When singer-songwriter Angel Snow was in third grade, her teacher, Miss Littleton, asked the class to write a poem about their favorite time of year. Here’s what Snow wrote:
Spring is beautiful.
Spring is swimming.
Flowers blooming and danger looming.
In its echoes of Edgar Allen Poe, that simple verse—with its darkly lyrical imagery—augured the artful surprise in songs to come. Miss Littleton loved it. “It was a defining moment,” Snow said. From that moment she knew what she wanted to do.
Snow, who will perform on Friday at Barking Legs, is a natural storyteller. Her song, “Lie Awake,” for instance, a story about a woman trapped in an abusive relationship, is a 16-line film noir plot. “I was drawing on the experiences of women who’ve been in abusive relationships,” she told me. “This is someone who’s trying to leave the situation she’s in and she lies awake at night trying to figure out a way.”
I want to run away, don’t come out lookin’ round…
He’s right behind me, please God I can’t be found…
The city tells me not to go till dawn
And if he wakes, that’s when my heart breaks
And I’m as good as gone.
Snow wrote the song—featured on Alison Krauss’ Grammy-winning album, Paper Airplane—in a single afternoon after hearing the melody (written by Alison’s brother, Viktor Krauss).
When Snow met Alison, she’d been living in Nashville for several years, working to make her mark as a songwriter with little success. She was beginning to think that perhaps she should teach English full-time (she’d been working as a substitute teacher to pay the bills) or maybe join the Peace Corps.
Krauss, meanwhile, had just finished her tour with Robert Plant and was thinking about making a record with her own band, Union Station. It had been a number of years since they’d recorded and she was looking for new material. Krauss has a reputation for finding unsung writers and bringing them into the spotlight. When Snow told her she was a songwriter, she asked for a copy of her CD. Snow, who’s not much of a self-promoter—“I’m terrible at networking,” she said—nevertheless knew enough to carry copies of the CD the way others might carry a business card. She gave Krauss a copy, and the next day Krauss called Snow to tell her she wanted to record some of her songs. Krauss ended up recording three of them for Paper Airplane.
Soon afterwards, Krauss introduced Snow to her brother Viktor, a gifted musician and writer who’d been looking for a lyricist. “It was like divine intervention when we all met,” Snow said. “Alison said that, too, because she needed some new songs for her record and felt like this was an inspiration for her. She built the record around ‘Lie Awake.’”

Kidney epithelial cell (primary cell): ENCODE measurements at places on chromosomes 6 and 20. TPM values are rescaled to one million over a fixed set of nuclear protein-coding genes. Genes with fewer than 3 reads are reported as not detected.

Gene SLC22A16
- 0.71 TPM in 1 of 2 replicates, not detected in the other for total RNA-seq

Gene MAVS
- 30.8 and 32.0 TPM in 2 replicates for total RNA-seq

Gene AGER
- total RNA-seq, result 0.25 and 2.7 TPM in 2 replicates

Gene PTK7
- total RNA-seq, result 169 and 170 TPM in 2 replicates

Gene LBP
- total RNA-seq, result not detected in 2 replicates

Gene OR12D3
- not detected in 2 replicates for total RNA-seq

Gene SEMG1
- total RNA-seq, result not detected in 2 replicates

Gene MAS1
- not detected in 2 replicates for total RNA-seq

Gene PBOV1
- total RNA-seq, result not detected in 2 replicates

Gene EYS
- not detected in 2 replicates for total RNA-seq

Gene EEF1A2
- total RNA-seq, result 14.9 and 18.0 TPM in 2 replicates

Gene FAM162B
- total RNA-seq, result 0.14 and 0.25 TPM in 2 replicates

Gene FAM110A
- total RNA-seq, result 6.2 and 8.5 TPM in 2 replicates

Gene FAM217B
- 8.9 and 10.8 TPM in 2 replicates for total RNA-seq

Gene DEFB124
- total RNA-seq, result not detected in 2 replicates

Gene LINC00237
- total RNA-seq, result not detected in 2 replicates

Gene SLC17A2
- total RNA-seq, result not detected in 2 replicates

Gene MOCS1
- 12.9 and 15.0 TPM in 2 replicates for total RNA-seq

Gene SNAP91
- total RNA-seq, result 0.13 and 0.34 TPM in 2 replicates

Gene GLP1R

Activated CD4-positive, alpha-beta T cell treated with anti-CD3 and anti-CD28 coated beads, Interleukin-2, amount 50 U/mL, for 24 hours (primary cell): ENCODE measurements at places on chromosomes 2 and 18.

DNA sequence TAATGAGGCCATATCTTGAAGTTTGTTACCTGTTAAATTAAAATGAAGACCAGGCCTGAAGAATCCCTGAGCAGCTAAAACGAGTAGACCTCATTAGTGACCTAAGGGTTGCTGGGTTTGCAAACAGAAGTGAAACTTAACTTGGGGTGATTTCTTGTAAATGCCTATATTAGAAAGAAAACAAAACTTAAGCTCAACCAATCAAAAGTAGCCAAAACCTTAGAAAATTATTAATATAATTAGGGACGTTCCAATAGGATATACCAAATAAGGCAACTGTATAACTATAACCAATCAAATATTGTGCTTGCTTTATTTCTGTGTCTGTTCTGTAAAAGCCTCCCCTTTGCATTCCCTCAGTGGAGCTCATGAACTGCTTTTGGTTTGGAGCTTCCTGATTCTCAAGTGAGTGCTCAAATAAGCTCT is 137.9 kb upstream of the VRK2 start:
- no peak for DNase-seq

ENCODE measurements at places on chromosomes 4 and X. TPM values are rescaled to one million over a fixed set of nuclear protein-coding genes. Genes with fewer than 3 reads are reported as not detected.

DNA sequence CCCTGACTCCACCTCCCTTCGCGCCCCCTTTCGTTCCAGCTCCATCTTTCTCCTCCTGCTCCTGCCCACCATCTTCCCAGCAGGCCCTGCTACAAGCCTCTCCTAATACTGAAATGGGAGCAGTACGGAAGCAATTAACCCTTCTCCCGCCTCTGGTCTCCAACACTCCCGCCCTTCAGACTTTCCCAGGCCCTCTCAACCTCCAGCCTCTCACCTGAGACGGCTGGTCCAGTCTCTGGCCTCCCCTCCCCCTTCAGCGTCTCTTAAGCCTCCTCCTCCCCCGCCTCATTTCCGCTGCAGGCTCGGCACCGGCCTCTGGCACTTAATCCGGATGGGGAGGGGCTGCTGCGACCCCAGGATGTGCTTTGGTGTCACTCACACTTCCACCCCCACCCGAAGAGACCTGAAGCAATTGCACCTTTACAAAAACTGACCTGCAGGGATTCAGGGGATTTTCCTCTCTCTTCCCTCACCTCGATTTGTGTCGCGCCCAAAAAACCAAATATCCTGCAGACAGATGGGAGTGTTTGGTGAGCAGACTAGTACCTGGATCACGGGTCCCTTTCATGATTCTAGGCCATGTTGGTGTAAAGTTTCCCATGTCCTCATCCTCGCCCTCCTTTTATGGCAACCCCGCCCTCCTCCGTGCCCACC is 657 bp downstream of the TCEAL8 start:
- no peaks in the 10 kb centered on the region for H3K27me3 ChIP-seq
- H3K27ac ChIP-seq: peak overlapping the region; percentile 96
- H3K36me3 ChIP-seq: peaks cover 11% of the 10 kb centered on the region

The first time I met Snow, she was back in town visiting her family in Chickamauga where she grew up. It was a few years ago, and although she had every reason to celebrate, she seemed oddly deflated. She’d just won the highly competitive, bi-annual “Songwriters Shootout” at Eddie’s Attic in Atlanta. The club invites winners from each of its weekly Monday open mic nights to compete for a chance to spend a day in a recording studio. The club’s reputation, more than the prize, draws songwriters from all over the country. It was a few months after the contest, and Snow still seemed to have trouble believing she’d won.
How she handled that competition says a lot about both her character and approach to her career. She began with a couple of older tunes she considered among her best. As each of the 24 competitors gradually left the stage, she began to feel she had a shot at winning. But rather than playing another proven favorite, she chose a new song called “Holiday” about the death of her beloved aunt, her mother’s twin sister, who had died suddenly of cancer. It’s not one of her most memorable songs. It doesn’t have a conventional hook, chorus or melody. But it’s an intensely heartfelt snapshot of a painful period of her life when she felt unmoored and adrift. As always for her connecting with the audience—which included some of her family members—was more important than winning the contest. Apparently the audience responded to the song’s naked honesty and Snow’s authenticity.
Meeting and working with the Krauss siblings reinforced Snow’s belief in herself. As she puts it, “There’s no Plan B, this is what I was meant to do.”
But it’s her passion expressed in her songs and her performances that has brought her to the point that now (for the first time in seven years) she’s “actually able to pay my bills with music.” It’s a rare achievement for any singer-songwriter these days—but for her it’s just the beginning.
with Woodford Sessions
8 p.m. • $12/$15
Friday, Nov. 30 Barking Legs Theater
1307 Dodds Ave. (423) 624-5347